Given that larger nations such as the US saw more extreme increases in their broad money supply than in Australia (Figure 3) (the US’ measure of the broad money supply is M2. Australia does not have an M2 designation, with M3 representing a broad measure of its money supply), the surge in global demand for goods that this caused, likely acted to create additional inflationary pressure over and above that which was created domestically by Australian policies. This phenomenon is evidenced by the difference in Australian and US CPI growth, where whilst following the same trend, post-COVID inflation in Australia has remained below that of the US (Figure 4).
Further still, and despite a record terms of trade (Figure 5) and trade balance (Figure 6), the seemingly continuous surge in the USD has not spared the AUD, which has not only fallen below 65c, but is now trading at around the 64c level. With Australia importing critical items like oil/fuel, as well as most of its durable goods, the weakening AUD/USD has further impacted tradables price growth. By reducing the pace of interest rate rises whilst central banks worldwide are by and large becoming more aggressive with their monetary tightening, the RBA risks a further significant decline in the AUD/USD, exacerbating tradables price pressures.
Australia continues to see robust growth in credit and the money supply—meaning more tightening may be needed
Despite Australia’s recent interest rate rises, its credit and money supply continues to grow at a robust pace.
Total credit growth increased at a YoY rate of 9.2 per cent in July, with total business credit growing by 13.4 per cent over the year to July (Figure 7). Strong business credit growth is aligned with continued robust growth in GDP, which grew by 0.9 per cent over the June quarter, further suggesting that the Australian economy is in a much stronger position to tolerate further interest rate hikes versus the US (which has recorded two consecutive quarters of negative GDP growth), and European nations, which are plagued by extreme energy prices.
In terms of housing credit, while new home loans have slowed notably in recent months (Figure 8), they continue to be well above historical levels, resulting in total housing credit growing by 7.7 per cent in the year to July (Figure 7).
Continued robust growth in credit has resulted in ongoing strong growth in Australia’s M3 money supply, which has increased by 9.1 per cent over the 12 months to July (Figure 9), and in which the average MoM growth rate over the past 3 months has been 1.1 per cent. There would thus appear to be a solid argument that further significant rate rises are necessary to reduce Australia’s credit and money supply growth, and in-turn, reduce the pace of demand growth.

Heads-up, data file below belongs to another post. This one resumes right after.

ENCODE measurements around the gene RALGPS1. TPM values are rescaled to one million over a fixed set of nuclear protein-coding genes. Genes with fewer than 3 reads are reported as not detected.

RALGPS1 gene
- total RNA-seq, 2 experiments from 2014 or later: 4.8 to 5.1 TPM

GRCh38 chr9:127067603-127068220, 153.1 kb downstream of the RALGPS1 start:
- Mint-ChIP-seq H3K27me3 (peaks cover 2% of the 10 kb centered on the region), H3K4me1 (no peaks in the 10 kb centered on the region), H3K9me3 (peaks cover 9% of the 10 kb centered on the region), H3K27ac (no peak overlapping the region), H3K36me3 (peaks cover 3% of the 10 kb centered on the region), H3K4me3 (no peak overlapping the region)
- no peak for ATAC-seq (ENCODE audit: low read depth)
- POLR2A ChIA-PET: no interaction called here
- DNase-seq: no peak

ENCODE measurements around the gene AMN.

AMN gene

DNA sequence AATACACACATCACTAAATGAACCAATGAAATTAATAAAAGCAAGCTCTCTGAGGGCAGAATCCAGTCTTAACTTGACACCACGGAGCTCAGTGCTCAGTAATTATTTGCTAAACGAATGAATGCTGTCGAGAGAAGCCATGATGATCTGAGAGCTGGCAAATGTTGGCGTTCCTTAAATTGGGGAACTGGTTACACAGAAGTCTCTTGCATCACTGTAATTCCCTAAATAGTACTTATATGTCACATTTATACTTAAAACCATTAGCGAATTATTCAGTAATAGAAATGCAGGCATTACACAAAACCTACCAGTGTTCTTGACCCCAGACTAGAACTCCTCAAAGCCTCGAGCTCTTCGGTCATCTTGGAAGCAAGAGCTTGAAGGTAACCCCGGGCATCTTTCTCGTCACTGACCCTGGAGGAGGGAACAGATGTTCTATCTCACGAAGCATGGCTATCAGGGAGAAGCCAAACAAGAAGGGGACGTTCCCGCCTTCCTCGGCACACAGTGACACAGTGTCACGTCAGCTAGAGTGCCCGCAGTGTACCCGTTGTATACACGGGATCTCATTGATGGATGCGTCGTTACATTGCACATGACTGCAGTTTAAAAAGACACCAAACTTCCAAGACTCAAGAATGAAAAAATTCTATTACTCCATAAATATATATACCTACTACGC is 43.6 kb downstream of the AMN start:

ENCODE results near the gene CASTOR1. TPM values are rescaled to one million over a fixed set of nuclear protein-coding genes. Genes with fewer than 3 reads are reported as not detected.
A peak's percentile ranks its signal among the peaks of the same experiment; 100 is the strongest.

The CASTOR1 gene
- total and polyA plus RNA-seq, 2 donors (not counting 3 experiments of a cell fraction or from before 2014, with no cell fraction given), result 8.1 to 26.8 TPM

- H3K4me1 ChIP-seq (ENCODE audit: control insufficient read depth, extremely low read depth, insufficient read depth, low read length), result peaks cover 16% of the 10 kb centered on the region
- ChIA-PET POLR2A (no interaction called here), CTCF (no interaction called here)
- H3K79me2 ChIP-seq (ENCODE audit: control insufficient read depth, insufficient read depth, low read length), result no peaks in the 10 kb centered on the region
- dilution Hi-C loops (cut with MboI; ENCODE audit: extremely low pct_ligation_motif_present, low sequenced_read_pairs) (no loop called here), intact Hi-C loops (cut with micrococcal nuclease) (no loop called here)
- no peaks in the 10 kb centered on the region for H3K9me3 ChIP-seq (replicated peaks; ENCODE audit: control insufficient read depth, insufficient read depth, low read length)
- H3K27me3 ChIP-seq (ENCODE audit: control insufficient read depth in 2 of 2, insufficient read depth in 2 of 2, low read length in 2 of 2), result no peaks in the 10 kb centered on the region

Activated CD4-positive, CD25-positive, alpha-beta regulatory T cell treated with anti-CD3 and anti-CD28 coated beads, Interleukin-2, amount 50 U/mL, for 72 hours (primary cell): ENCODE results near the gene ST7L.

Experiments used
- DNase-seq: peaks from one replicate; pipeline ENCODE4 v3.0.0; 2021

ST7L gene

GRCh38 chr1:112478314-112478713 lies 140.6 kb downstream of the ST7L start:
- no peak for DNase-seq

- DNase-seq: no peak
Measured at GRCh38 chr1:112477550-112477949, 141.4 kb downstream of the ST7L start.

Contrast Australia’s continued strong growth in its money supply to that of the US, which despite growing at a much faster rate than Australia’s following the onset of COVID, has seen a flatlining in its M2 money supply in 2022 as a result of its recent fiscal and monetary tightening. This flatlining of M2 during 2022 has resulted in an ongoing dramatic deceleration in the US’ YoY money supply growth rate, and which is likely to show practically no YoY growth by the end of year—indicating that tightening in the US has had a much more significant impact than in Australia.
But Australia’s inflation rate may fall on account of others doing more
While the impact of a lower AUD/USD on tradables prices, and the ongoing robust growth in the money supply both suggest a need for significant further tightening by the RBA in order to rein in inflation, one must also remember that Australia’s import prices, and its export orientated economy, are both significantly impacted by larger nations like the US and China. So whilst Australia’s tightening has not had a significant impact on reducing its money supply growth, significant tightening in the US has achieved just that.